Vigilance and professionalism will ensure journalism can rise above accusations of “fake news” and spreading misinformation and bias. That was one of the messages from the second FCC Journalism Conference, which took place at the club on 29 April.
The one-day programme was packed full of speakers, panel discussions and workshops. An in-depth review of the major topics will be published in the July/August edition of The Correspondent.
The title of this year’s conference was “Journalism in the Era of Fake News and Tweeting Presidents”, a hot topic set to keep discussions lively.
After a brief introduction, FCC President Eric Wishart interviewed Evan Osnos of The New Yorker via Skype video link from Washington, D.C. Osnos, a former China correspondent, said the leaky administration of President Donald Trump was encouraging a revival of old-school reporting. “It’s very face to face. There’s notebooks and pens and a lot [of information] is not making its way into the computer.”
The main discussion of the morning attempted to define fake news and addressed its challenges, especially in the United States. Wishart moderated a panel comprising Yumiko Ono of The Wall Street Journal, Jodi Fern Schneider of Bloomberg, Gerry Mullany of The New York Times and Simon Gardner of Reuters. Schneider warned of the verbal attacks from Trump and the increasing physical constraints, such as the plan to move media out of the White House.
The conference also addressed many practical issues for current and aspiring journalists. Former Club president Neil Western and Journal colleague Carlos Tejada hosted a writing workshop in the Main Dining Room. “The best stories are about conflict,” Tejada noted.
Bert’s hosted a graphics and data workshop, moderated by First Vice-President Juliana Liu and featuring John Saeki of Agence France-Presse and Richard Frost of Bloomberg. Given that facts can be faked, Frost advised: “Use data in aggregate.”
Before lunch, Natasha Khan of Bloomberg moderated a panel on technology reporting featuring Ben Richardson of Asia Times, Juro Osawa of The Information and Josh Horwitz of Quartz and the Journal’s Li Yuan. “How could China harness the power of artificial intelligence to control society,” Li asked, ominously.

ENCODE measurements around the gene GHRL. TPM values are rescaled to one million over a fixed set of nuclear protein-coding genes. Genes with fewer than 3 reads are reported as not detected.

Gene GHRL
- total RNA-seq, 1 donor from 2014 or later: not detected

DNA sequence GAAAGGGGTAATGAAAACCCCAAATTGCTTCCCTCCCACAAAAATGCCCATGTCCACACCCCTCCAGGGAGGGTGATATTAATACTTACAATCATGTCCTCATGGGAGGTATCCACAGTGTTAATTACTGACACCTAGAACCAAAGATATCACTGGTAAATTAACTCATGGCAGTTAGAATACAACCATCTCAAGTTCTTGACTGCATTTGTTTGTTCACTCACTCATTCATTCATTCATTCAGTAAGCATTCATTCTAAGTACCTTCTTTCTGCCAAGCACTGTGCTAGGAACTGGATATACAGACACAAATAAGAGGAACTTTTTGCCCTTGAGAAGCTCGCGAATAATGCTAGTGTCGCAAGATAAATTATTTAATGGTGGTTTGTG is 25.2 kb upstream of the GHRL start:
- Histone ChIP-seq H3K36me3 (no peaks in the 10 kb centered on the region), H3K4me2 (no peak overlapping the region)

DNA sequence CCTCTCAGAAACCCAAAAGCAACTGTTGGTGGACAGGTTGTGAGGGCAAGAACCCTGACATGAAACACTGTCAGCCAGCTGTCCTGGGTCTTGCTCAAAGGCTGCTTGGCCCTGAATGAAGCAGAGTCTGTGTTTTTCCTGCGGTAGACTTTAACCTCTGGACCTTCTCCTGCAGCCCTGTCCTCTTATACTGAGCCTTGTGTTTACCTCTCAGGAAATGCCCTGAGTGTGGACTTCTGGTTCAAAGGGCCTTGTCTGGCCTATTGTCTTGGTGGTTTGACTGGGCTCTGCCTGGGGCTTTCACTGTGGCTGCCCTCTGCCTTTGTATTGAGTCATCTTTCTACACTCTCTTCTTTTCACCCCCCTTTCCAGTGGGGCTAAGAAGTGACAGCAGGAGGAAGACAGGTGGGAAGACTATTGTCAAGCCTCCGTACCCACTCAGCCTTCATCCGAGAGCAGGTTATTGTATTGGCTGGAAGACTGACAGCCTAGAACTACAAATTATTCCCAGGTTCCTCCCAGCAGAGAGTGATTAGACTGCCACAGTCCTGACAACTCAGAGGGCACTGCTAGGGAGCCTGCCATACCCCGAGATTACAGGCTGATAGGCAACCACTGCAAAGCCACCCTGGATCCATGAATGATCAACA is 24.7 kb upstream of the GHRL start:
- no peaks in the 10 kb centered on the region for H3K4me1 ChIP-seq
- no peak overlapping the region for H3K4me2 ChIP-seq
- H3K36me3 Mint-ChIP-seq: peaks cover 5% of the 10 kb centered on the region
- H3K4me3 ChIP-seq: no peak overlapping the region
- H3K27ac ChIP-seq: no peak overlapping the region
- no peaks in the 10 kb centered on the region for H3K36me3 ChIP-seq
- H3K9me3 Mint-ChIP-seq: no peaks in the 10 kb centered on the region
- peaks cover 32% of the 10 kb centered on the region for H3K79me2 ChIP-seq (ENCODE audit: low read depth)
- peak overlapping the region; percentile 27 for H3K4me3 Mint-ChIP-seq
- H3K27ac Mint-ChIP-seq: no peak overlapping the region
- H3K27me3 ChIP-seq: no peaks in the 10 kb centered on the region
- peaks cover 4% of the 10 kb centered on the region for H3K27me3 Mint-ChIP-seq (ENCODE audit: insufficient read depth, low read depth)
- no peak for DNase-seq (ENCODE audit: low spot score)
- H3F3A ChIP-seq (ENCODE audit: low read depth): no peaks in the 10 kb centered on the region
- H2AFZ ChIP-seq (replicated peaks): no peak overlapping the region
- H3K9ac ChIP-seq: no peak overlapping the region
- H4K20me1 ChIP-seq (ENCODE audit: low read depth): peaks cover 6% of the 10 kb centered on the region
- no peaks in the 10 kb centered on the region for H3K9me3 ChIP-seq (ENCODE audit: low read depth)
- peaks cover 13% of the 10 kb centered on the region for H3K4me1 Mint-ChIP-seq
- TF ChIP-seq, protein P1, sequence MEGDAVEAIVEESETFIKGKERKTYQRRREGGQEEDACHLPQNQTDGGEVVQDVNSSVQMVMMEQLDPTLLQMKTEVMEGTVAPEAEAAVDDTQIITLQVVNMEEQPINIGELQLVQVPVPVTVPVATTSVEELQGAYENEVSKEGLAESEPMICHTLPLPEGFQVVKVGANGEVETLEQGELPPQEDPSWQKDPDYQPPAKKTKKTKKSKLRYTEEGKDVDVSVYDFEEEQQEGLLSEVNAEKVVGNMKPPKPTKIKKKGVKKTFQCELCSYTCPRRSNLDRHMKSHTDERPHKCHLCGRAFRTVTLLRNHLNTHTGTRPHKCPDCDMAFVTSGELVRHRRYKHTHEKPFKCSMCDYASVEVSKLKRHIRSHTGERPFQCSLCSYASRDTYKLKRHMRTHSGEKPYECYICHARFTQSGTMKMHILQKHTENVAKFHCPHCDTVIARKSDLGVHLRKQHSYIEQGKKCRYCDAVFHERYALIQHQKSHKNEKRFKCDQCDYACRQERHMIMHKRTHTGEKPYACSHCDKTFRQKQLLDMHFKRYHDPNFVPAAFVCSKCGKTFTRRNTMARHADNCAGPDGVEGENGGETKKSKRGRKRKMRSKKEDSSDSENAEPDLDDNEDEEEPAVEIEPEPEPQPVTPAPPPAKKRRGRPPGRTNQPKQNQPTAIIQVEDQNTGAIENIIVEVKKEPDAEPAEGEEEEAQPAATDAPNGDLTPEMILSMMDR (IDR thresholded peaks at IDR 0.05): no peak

After the break, South China Morning Post Chief Executive Officer Gary Liu talked about positioning the Hong Kong paper for the future, in which its “intimacy” with China is leveraged to report on the country “in a different way.”
The afternoon was then devoted to several workshops. Club members Vaudine England and Kate Whitehead joined Cedar Communications editorial director Mark Jones and Nikkei Asian
Review’s Zach Coleman to discuss freelancing, while Thomas di Fonzo of the Journal and Irene Jay Liu of Google looked at developments in new media, including 360-degree cameras.
Meanwhile, Alan Wong of the New York Times and Anne Kruger of the University of Hong Kong looked at the role of social media at a panel moderated by Florence de Changy of Le Monde.
Western then moderated a panel of correspondents from Associated Press, Bloomberg, the Financial Times, The Guardian, Reuters and the Journal to look at how the Hong Kong story is reported around the world.
The closing panel, chaired by Lui, looked at covering China with panellists Jamil Anderlini of the Financial Times, Erika Kinetz of AP, former Washington Post correspondent Keith Richburg of HKU, Al Jazeera cameraman Miguel Toran and Paul Mozur of the New York Times.
In his closing wrap, Wishart thanked Khan and the Club’s Membership Marketing Executive for their lead roles in organizing the conference. “I don’t think there’s a more exciting time to be a journalist,” he noted.
And then it was, undoubtedly, time for a well-earned drink.
JOURNALISM IN THE POST-TRUTH ERA
The FCC Journalism Conference held at the end of April, took a hard look at “fake news” and what it means in today’s world of viral stories and tweets. As George W. Russell writes, there’s nothing new in journalists inventing stories but this recent resurgence together with the technology has worrying implications for everyone, everywhere.